The new Sand to Snow National Monument encompasses a tract of land between Joshua Tree National Park and the San Bernardino National Forest that stretches from the Sonoran Desert floor to Southern California's tallest alpine peak, Mount San Gorgonio. It includes rivers, wetlands, desert landscapes and Joshua tree woodlands, not to mention 100,000 acres of existing wilderness. It’s also home to the headwaters of the Santa Ana—Southern California's longest river, as well as the headwaters of the Whitewater River and its accompanying wetlands—providing habitat for migrating birds, including yellow-breasted chat and vermilion flycatchers. Mule deer, mountain lions and black bears also roam this region.

Castle Mountains National Monument protects habitat for golden eagles, bighorn sheep, bobcats, mule deer and other wildlife, in a landscape of native desert grasslands and rocky peaks. Joshua trees, pinion pine and juniper forests are permanently protected in the new monument, along with significant cultural features, including Native American archaeological sites and the remains of Hart, a short-lived gold mining town from the early 20th century. The area has also been identified as an ideal reintroduction site for pronghorn antelope, the second-fastest land mammal on earth.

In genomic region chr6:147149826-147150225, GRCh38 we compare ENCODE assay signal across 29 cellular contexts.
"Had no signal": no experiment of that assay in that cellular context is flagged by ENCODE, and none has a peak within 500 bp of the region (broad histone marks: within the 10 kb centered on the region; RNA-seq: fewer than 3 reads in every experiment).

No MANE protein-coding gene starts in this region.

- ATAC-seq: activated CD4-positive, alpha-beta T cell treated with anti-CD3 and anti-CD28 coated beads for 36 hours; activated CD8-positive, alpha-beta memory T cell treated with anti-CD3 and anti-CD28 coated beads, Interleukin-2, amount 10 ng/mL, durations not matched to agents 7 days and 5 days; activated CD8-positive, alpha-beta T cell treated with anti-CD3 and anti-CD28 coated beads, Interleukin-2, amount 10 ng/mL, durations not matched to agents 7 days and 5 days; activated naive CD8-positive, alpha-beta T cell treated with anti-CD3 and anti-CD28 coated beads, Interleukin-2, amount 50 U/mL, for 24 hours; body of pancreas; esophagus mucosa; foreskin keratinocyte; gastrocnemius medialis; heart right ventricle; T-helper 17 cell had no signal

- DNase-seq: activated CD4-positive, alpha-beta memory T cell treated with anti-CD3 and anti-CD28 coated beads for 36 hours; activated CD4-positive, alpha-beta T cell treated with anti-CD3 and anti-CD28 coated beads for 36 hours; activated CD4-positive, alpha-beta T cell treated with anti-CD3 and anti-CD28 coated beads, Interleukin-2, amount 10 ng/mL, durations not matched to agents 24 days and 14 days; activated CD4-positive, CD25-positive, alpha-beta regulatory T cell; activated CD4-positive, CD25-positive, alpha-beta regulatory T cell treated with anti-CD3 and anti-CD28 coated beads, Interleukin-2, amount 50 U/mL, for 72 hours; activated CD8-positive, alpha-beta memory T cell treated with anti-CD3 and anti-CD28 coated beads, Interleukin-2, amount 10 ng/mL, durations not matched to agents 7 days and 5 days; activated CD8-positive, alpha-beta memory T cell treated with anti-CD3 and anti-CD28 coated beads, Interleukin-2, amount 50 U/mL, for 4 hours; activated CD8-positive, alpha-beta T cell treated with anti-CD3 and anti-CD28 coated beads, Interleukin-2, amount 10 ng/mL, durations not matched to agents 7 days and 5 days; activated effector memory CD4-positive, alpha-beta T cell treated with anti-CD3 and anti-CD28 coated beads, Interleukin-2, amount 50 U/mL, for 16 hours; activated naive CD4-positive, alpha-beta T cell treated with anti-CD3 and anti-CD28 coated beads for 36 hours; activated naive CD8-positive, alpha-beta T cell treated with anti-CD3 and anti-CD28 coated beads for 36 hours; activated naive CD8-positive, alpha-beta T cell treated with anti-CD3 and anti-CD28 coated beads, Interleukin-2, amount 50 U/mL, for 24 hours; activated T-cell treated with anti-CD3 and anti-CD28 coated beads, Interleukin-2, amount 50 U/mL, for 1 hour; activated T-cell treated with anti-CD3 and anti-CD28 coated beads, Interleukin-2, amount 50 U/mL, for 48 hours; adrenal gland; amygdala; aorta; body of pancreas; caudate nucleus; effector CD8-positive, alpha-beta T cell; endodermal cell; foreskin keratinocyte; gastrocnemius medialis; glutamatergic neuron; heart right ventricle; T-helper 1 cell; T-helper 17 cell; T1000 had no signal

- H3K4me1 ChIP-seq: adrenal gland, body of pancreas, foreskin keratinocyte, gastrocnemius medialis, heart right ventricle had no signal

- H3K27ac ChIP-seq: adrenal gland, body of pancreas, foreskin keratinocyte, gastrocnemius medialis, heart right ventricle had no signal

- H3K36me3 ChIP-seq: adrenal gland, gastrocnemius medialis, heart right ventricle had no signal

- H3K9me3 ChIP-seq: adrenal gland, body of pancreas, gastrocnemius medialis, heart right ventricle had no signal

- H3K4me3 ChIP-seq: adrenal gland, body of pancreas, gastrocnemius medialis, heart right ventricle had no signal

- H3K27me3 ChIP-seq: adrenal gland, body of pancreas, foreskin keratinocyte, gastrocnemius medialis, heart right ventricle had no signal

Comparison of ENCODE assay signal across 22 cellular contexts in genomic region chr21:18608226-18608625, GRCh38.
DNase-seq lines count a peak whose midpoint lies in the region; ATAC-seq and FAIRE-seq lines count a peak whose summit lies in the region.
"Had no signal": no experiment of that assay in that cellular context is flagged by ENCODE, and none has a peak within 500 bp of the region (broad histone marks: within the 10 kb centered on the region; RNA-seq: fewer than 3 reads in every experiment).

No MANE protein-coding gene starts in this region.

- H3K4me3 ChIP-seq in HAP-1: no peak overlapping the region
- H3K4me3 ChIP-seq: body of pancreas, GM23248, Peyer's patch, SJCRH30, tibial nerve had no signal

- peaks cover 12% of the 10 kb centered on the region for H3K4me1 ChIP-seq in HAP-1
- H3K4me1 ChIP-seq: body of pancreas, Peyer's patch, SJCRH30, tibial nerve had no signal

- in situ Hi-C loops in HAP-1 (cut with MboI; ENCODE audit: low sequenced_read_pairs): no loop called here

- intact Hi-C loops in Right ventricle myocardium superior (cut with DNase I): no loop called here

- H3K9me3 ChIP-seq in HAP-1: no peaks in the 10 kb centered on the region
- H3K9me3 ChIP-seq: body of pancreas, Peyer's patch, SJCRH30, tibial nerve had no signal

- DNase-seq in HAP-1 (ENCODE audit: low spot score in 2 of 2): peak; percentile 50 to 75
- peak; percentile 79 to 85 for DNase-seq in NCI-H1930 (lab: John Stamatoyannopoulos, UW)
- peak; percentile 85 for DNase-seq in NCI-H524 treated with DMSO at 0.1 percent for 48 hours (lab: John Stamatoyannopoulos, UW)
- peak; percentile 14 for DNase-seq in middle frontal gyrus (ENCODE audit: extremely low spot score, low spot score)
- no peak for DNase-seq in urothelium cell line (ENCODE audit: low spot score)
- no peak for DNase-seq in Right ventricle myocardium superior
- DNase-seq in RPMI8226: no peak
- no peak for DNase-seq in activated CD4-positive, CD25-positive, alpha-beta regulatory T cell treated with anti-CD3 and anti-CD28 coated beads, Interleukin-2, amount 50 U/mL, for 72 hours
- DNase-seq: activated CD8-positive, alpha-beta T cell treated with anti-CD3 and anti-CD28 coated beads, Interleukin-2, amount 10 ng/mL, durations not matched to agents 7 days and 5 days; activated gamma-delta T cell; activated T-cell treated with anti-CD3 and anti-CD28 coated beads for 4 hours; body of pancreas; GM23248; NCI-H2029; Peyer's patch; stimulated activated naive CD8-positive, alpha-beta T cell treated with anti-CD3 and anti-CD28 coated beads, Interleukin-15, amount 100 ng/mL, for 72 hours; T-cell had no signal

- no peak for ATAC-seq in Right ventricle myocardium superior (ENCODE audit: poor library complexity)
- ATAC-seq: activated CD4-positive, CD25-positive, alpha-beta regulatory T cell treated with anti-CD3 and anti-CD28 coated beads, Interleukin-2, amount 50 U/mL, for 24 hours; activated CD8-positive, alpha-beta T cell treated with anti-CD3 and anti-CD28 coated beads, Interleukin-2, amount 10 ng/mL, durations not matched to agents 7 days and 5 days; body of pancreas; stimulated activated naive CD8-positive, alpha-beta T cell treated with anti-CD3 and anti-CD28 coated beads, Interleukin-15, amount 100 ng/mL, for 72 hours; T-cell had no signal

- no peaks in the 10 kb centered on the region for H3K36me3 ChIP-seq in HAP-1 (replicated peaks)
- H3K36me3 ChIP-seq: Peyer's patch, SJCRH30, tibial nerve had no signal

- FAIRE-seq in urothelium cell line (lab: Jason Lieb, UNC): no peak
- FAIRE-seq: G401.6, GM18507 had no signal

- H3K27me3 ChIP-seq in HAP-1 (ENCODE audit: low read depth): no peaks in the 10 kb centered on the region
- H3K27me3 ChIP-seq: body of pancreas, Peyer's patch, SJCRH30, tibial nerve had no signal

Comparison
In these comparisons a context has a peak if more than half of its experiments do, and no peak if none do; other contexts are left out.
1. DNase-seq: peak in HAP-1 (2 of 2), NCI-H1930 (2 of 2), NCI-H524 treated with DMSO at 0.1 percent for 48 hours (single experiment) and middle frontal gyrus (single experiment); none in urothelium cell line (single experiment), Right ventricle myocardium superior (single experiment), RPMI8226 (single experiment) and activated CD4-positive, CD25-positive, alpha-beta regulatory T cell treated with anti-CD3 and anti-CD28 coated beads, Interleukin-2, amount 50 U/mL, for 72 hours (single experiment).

Tuesday
Sep222015

Sage-grouse Conservation Announcement 

Once seen in great numbers across the West, greater sage-grouse have declined in number over the past century because of the loss of sagebrush habitats essential for their survival and had been candidate species for listing under the Endangered Species Act (ESA).

Because of an unprecedented effort by dozens of partners across 11 western states, the U.S. Fish and Wildlife Service has determined that the greater sage-grouse does not require protection under the Endangered Species Act.

This collaborative, science-based greater sage-grouse strategy is the largest land conservation effort in U.S. history. The Fish and Wildlife Service decision validates efforts to advance large landscape conservation guided by science and honed by local knowledge. A  more detailed summary of the plans is forthcoming later this week, but the topline is clear. The federal plans will result in nearly 12 million acres of unwaivable protections and 23 million acres with stringent restrictions – that’s nearly 35 million acres of new conservation on federal lands through administrative designations and mineral withdrawals.